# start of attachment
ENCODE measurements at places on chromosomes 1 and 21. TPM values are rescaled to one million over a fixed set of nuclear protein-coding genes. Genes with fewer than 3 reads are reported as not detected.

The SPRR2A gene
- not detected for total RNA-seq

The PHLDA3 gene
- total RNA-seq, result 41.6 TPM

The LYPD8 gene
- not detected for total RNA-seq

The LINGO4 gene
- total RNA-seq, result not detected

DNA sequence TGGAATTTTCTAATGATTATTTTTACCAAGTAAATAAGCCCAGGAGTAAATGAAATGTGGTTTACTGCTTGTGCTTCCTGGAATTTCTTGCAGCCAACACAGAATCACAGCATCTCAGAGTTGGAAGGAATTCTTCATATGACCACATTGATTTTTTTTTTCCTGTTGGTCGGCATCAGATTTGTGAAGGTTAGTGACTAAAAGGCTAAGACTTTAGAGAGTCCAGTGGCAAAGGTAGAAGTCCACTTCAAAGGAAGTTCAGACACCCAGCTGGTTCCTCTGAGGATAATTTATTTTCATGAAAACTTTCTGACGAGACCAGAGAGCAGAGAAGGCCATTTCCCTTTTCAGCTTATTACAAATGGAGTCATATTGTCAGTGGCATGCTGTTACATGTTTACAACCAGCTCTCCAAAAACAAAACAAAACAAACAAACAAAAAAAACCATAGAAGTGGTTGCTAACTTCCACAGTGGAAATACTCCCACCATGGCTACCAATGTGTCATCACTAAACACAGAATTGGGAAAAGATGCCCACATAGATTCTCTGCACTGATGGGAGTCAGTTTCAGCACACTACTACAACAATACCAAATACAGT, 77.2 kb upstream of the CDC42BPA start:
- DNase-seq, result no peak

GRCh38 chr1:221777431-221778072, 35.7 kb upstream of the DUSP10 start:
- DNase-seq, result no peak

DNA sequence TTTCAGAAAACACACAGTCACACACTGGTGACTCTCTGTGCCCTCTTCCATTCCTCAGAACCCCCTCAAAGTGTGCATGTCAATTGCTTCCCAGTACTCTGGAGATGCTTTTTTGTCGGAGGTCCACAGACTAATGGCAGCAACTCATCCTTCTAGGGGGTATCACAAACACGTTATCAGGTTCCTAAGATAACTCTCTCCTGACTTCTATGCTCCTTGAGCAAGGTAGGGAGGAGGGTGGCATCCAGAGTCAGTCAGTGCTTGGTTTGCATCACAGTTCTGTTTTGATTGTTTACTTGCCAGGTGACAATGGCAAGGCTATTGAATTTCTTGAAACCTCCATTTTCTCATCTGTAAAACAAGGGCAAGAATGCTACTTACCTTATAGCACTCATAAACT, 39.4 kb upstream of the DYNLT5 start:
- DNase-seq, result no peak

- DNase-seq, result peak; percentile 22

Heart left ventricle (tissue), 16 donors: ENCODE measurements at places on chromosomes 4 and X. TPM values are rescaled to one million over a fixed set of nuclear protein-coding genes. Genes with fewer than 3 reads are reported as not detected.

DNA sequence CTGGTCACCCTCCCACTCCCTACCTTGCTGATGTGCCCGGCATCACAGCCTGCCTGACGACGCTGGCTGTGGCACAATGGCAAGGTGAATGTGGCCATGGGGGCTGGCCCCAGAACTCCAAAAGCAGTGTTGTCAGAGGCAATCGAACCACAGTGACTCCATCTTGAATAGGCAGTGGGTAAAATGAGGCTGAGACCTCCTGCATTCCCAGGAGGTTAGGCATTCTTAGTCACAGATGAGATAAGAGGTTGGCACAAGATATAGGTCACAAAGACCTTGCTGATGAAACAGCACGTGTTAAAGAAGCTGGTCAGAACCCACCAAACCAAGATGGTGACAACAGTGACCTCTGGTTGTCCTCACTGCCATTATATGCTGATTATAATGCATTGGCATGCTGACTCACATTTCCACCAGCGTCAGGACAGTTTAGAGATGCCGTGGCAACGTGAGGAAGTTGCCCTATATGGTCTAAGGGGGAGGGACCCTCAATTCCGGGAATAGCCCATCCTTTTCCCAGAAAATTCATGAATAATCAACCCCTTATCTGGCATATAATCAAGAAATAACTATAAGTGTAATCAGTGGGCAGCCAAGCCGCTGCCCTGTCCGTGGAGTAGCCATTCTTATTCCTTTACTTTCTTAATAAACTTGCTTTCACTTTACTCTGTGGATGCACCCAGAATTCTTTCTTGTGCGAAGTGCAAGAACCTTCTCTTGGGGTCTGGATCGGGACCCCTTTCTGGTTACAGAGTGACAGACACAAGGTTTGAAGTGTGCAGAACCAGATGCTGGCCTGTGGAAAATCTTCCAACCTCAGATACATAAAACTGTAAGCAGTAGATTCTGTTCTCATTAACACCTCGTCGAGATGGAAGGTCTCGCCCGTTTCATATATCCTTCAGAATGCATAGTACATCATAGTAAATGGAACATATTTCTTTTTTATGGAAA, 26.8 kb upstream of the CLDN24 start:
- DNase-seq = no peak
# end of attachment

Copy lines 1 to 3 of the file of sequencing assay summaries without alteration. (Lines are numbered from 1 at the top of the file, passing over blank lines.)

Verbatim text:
ENCODE measurements at places on chromosomes 1 and 21. TPM values are rescaled to one million over a fixed set of nuclear protein-coding genes. Genes with fewer than 3 reads are reported as not detected.

The SPRR2A gene
- not detected for total RNA-seq